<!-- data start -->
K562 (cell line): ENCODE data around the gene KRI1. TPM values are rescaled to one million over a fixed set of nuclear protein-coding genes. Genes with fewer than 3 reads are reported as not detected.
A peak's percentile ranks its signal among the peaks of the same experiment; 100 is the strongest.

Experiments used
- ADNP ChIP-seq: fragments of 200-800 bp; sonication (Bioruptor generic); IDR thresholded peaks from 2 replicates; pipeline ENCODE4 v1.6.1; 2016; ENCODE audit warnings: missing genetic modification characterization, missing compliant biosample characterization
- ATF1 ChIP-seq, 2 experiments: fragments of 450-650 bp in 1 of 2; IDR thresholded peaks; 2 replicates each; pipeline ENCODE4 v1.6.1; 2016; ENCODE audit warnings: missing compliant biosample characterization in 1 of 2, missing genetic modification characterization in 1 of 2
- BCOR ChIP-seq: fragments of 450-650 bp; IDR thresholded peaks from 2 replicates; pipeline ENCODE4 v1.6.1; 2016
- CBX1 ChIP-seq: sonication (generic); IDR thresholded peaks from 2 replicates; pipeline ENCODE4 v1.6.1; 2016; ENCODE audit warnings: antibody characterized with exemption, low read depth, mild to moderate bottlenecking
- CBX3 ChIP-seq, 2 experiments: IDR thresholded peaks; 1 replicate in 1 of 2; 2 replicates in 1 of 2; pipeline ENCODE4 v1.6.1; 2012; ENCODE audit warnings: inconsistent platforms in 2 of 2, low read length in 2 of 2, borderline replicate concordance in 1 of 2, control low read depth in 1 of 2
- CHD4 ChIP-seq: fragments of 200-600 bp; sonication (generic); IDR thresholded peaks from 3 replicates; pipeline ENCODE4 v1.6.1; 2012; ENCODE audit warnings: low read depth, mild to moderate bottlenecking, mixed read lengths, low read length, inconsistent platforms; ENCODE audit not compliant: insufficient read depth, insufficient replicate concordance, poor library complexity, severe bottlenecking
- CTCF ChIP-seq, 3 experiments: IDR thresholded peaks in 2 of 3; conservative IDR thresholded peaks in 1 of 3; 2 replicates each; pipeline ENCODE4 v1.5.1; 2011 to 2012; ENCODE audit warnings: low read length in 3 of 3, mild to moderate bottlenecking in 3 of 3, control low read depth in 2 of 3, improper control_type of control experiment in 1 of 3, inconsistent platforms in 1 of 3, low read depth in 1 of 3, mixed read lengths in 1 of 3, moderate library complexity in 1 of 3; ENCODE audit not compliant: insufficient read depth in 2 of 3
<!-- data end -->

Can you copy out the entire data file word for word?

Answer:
K562 (cell line): ENCODE data around the gene KRI1. TPM values are rescaled to one million over a fixed set of nuclear protein-coding genes. Genes with fewer than 3 reads are reported as not detected.
A peak's percentile ranks its signal among the peaks of the same experiment; 100 is the strongest.

Experiments used
- ADNP ChIP-seq: fragments of 200-800 bp; sonication (Bioruptor generic); IDR thresholded peaks from 2 replicates; pipeline ENCODE4 v1.6.1; 2016; ENCODE audit warnings: missing genetic modification characterization, missing compliant biosample characterization
- ATF1 ChIP-seq, 2 experiments: fragments of 450-650 bp in 1 of 2; IDR thresholded peaks; 2 replicates each; pipeline ENCODE4 v1.6.1; 2016; ENCODE audit warnings: missing compliant biosample characterization in 1 of 2, missing genetic modification characterization in 1 of 2
- BCOR ChIP-seq: fragments of 450-650 bp; IDR thresholded peaks from 2 replicates; pipeline ENCODE4 v1.6.1; 2016
- CBX1 ChIP-seq: sonication (generic); IDR thresholded peaks from 2 replicates; pipeline ENCODE4 v1.6.1; 2016; ENCODE audit warnings: antibody characterized with exemption, low read depth, mild to moderate bottlenecking
- CBX3 ChIP-seq, 2 experiments: IDR thresholded peaks; 1 replicate in 1 of 2; 2 replicates in 1 of 2; pipeline ENCODE4 v1.6.1; 2012; ENCODE audit warnings: inconsistent platforms in 2 of 2, low read length in 2 of 2, borderline replicate concordance in 1 of 2, control low read depth in 1 of 2
- CHD4 ChIP-seq: fragments of 200-600 bp; sonication (generic); IDR thresholded peaks from 3 replicates; pipeline ENCODE4 v1.6.1; 2012; ENCODE audit warnings: low read depth, mild to moderate bottlenecking, mixed read lengths, low read length, inconsistent platforms; ENCODE audit not compliant: insufficient read depth, insufficient replicate concordance, poor library complexity, severe bottlenecking
- CTCF ChIP-seq, 3 experiments: IDR thresholded peaks in 2 of 3; conservative IDR thresholded peaks in 1 of 3; 2 replicates each; pipeline ENCODE4 v1.5.1; 2011 to 2012; ENCODE audit warnings: low read length in 3 of 3, mild to moderate bottlenecking in 3 of 3, control low read depth in 2 of 3, improper control_type of control experiment in 1 of 3, inconsistent platforms in 1 of 3, low read depth in 1 of 3, mixed read lengths in 1 of 3, moderate library complexity in 1 of 3; ENCODE audit not compliant: insufficient read depth in 2 of 3